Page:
There were only about 3 notable performances in this movie altogether: Rhys-Meyers, Travolta, and maybe a little Smutniak. All of them pretty mediocre. Rhys-Meyers never really did anything to make me pay attention to him. He had a little love story going on, a little trial and tribulations with love and work, a little bit of rising to the call when you’re needed, a little bit of reaching a breaking point with something, but none of which really worked for me. Travolta’s performance was mediocre, but in a different way. There were parts of this movie where Travolta was a badass, usually around the fighting and shooting scenes. He worked in these scenes. But then the character would just get on my nerves in the rest of the scenes. And when you’re half good, half bad, you come out just mediocre. Speaking of which, Kasia Smutniak. Her character was important to the story, but rarely featured in person. She shows up in the beginning as the girlfriend, pops up briefly in the middle, then is a big part in the end. The rest of the movie she’s just on the phone or being talked about. I found her character arc to be fairly predictable and I wasn’t interested.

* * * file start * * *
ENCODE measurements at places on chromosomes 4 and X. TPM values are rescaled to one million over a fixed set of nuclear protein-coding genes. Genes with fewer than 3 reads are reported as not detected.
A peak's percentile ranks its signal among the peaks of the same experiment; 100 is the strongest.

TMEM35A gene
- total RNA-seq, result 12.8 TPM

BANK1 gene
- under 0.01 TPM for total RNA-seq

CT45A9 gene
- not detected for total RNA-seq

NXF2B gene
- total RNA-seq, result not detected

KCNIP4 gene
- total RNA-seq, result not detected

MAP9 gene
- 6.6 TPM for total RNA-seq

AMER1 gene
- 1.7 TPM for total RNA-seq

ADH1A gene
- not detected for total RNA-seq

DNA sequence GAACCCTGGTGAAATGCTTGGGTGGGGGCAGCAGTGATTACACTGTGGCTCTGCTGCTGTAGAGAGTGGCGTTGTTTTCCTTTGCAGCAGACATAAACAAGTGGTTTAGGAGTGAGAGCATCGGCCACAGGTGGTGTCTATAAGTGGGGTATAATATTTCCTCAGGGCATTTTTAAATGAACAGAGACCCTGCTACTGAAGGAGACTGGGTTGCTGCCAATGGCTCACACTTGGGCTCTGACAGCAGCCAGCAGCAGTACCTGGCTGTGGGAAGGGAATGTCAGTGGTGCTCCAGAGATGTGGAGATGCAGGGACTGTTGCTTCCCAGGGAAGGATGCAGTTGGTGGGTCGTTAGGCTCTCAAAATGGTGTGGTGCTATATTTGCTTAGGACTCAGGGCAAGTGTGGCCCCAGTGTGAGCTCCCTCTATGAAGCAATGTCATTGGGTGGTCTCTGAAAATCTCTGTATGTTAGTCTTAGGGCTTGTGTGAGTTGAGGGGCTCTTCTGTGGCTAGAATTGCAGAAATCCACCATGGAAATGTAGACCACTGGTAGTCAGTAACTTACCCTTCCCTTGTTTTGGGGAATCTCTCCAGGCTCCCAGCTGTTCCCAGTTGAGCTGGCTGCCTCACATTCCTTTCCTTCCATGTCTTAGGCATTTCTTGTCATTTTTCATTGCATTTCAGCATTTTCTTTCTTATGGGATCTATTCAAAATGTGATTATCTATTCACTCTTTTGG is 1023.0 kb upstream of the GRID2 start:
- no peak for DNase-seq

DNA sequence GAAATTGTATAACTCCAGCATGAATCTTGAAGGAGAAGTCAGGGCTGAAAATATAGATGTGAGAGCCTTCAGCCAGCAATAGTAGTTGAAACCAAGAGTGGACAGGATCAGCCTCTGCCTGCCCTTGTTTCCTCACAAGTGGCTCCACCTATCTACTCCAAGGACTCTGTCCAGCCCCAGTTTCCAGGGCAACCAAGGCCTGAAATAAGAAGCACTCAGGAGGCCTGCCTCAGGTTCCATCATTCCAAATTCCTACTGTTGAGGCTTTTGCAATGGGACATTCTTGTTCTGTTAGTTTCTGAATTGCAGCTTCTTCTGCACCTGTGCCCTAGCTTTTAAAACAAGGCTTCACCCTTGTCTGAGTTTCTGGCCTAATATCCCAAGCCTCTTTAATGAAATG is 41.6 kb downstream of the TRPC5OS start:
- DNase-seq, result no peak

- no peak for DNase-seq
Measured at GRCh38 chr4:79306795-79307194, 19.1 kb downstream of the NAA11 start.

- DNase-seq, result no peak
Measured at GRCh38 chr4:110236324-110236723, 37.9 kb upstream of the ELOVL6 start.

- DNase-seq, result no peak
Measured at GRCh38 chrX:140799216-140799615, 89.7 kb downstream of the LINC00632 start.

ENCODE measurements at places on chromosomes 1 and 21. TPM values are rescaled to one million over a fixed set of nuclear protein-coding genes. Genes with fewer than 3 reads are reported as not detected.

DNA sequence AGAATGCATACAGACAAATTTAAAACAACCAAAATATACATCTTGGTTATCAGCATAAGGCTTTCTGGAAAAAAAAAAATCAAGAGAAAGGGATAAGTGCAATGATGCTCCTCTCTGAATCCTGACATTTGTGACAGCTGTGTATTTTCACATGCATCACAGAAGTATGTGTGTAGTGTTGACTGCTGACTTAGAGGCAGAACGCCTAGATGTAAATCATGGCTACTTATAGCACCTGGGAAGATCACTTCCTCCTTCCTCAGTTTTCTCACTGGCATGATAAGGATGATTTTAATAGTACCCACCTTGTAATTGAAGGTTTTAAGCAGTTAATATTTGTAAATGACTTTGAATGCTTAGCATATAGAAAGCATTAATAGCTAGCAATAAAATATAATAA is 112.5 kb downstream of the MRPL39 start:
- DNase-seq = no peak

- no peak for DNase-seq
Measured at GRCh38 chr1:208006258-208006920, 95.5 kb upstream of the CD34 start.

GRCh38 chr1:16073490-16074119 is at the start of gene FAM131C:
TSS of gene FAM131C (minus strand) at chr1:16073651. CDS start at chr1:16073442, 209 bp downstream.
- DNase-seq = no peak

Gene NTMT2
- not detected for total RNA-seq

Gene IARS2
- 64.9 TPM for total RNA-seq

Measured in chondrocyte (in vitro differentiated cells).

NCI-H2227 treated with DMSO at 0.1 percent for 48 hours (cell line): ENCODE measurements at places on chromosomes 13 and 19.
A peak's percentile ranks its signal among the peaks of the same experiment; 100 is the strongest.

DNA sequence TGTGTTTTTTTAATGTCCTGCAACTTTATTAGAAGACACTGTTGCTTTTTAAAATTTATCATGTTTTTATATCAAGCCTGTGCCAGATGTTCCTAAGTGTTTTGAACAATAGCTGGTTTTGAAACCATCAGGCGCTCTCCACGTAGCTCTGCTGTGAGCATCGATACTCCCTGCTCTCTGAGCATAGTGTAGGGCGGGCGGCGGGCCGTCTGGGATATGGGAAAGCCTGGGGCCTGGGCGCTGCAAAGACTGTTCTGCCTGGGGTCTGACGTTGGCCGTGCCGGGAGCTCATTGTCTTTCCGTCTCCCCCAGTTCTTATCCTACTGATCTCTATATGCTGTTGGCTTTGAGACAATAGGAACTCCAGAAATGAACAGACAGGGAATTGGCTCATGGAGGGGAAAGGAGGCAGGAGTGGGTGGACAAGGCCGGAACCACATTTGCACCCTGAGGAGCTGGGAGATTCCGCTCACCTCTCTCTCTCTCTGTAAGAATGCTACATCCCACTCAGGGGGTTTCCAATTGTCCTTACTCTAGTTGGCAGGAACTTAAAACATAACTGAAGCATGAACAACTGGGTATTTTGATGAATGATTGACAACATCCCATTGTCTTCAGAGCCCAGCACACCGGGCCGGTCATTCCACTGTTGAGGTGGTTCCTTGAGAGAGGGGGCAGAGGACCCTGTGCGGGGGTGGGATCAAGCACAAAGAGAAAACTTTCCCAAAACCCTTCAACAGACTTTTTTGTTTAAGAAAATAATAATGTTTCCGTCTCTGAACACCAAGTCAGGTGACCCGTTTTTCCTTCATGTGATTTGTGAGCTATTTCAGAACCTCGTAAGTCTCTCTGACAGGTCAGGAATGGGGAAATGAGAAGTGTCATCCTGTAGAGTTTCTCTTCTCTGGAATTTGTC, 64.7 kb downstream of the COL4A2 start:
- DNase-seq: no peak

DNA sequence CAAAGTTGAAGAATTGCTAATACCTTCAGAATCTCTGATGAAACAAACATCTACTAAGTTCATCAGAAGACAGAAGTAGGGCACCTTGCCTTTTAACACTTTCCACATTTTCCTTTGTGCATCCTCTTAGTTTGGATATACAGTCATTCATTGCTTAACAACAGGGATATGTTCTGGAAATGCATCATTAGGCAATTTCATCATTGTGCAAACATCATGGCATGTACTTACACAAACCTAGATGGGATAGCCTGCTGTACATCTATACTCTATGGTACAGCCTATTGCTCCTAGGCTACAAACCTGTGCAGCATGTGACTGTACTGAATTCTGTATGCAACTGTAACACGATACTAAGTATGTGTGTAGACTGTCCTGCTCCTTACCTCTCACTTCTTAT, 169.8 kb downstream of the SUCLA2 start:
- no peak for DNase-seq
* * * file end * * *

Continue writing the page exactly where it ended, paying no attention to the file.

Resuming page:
The only real reason I can think of to watch this movie is the action scenes. They’re mostly well done. There are a couple of good shootout scenes, a couple good fist fights, and at least one decent car chase. The best of them was probably the fist fight where Travolta single-handedly whoops up 8 dudes with melee weapons. That scene was pretty badass. I could’ve used some more good action, but the scenes that were there were well done.

This is a thoroughly okay, perhaps forgettable, movie. The story of the movie is a bit straight forward, and dialogue either attempts to rip off Quentin Tarantino or just straight out sucks, but it’s got some solid action that might make the movie good enough to look at. I don’t think I’d recommend it to anyone, but it is available on Netflix streaming, so if you’ve got nothing better to do and just wanna see some punch face and shoot things, you could do worse. From Paris with Love gets “Shoot the fucker” out of “Did you save the world again, baby”.